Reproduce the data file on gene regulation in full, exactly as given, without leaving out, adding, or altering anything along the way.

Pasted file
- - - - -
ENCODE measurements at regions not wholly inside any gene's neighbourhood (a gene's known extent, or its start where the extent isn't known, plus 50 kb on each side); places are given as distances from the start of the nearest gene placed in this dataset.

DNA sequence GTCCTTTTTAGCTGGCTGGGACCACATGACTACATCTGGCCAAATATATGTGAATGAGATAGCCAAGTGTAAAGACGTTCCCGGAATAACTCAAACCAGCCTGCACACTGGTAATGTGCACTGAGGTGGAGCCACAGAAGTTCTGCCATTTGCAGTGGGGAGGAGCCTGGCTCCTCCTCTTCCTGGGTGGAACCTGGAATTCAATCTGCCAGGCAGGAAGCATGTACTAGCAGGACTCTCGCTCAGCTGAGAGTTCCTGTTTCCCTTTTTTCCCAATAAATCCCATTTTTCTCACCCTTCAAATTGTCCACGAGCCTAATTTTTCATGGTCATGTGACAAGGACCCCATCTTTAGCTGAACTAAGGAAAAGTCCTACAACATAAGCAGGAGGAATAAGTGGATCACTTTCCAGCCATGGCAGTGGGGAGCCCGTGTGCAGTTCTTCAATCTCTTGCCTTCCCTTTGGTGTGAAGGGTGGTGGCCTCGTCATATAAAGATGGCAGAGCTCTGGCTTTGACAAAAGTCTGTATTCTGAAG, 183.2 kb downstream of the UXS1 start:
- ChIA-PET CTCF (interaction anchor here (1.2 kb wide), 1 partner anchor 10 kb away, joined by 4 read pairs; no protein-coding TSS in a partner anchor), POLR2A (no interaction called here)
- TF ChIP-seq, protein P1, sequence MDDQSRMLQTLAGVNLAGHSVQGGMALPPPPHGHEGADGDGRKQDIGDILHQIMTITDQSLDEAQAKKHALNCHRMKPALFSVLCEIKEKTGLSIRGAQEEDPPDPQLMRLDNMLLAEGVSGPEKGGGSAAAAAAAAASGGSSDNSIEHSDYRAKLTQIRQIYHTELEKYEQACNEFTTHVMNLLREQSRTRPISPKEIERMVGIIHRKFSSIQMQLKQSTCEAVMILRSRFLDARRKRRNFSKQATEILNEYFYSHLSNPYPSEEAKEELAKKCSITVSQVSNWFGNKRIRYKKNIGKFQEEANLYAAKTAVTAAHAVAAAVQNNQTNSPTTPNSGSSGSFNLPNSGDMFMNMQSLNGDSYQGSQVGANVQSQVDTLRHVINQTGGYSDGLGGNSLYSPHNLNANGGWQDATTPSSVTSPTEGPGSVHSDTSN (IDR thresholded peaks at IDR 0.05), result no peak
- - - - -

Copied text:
ENCODE measurements at regions not wholly inside any gene's neighbourhood (a gene's known extent, or its start where the extent isn't known, plus 50 kb on each side); places are given as distances from the start of the nearest gene placed in this dataset.

DNA sequence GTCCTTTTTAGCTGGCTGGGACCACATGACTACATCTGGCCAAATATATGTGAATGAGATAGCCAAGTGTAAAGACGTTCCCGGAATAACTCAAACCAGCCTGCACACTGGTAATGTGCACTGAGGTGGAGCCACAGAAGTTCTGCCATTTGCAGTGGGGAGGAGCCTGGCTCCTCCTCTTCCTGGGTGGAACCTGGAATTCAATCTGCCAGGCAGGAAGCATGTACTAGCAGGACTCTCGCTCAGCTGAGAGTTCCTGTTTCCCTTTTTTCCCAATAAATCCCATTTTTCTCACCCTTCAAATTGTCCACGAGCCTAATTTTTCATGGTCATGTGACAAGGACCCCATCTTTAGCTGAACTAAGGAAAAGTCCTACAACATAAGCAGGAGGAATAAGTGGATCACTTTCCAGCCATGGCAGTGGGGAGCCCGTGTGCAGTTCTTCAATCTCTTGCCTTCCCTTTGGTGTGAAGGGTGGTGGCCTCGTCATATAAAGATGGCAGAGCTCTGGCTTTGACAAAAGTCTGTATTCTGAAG, 183.2 kb downstream of the UXS1 start:
- ChIA-PET CTCF (interaction anchor here (1.2 kb wide), 1 partner anchor 10 kb away, joined by 4 read pairs; no protein-coding TSS in a partner anchor), POLR2A (no interaction called here)
- TF ChIP-seq, protein P1, sequence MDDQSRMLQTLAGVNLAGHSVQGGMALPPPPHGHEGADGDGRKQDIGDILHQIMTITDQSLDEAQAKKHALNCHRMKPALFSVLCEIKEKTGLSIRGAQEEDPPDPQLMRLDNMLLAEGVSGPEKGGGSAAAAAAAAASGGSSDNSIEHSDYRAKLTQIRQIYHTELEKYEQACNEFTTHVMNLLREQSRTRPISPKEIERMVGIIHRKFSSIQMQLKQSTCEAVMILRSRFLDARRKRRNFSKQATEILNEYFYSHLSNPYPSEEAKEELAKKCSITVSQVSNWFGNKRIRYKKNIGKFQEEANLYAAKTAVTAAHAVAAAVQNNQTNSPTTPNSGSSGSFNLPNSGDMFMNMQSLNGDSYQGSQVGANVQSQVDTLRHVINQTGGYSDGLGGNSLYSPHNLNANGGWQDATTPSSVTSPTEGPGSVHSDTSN (IDR thresholded peaks at IDR 0.05), result no peak